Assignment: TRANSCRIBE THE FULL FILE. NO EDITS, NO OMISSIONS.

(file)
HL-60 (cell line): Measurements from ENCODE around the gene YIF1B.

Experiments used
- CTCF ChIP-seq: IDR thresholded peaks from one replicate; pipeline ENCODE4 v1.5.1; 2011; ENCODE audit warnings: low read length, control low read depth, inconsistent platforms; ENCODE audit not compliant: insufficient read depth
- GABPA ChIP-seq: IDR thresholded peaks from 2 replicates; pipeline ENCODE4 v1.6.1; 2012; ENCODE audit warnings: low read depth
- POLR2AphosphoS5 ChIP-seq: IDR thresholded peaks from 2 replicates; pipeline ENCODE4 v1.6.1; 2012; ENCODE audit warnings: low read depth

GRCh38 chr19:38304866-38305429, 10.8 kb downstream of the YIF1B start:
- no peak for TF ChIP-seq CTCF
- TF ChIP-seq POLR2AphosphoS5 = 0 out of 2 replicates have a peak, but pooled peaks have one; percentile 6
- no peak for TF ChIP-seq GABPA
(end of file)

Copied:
HL-60 (cell line): Measurements from ENCODE around the gene YIF1B.

Experiments used
- CTCF ChIP-seq: IDR thresholded peaks from one replicate; pipeline ENCODE4 v1.5.1; 2011; ENCODE audit warnings: low read length, control low read depth, inconsistent platforms; ENCODE audit not compliant: insufficient read depth
- GABPA ChIP-seq: IDR thresholded peaks from 2 replicates; pipeline ENCODE4 v1.6.1; 2012; ENCODE audit warnings: low read depth
- POLR2AphosphoS5 ChIP-seq: IDR thresholded peaks from 2 replicates; pipeline ENCODE4 v1.6.1; 2012; ENCODE audit warnings: low read depth

GRCh38 chr19:38304866-38305429, 10.8 kb downstream of the YIF1B start:
- no peak for TF ChIP-seq CTCF
- TF ChIP-seq POLR2AphosphoS5 = 0 out of 2 replicates have a peak, but pooled peaks have one; percentile 6
- no peak for TF ChIP-seq GABPA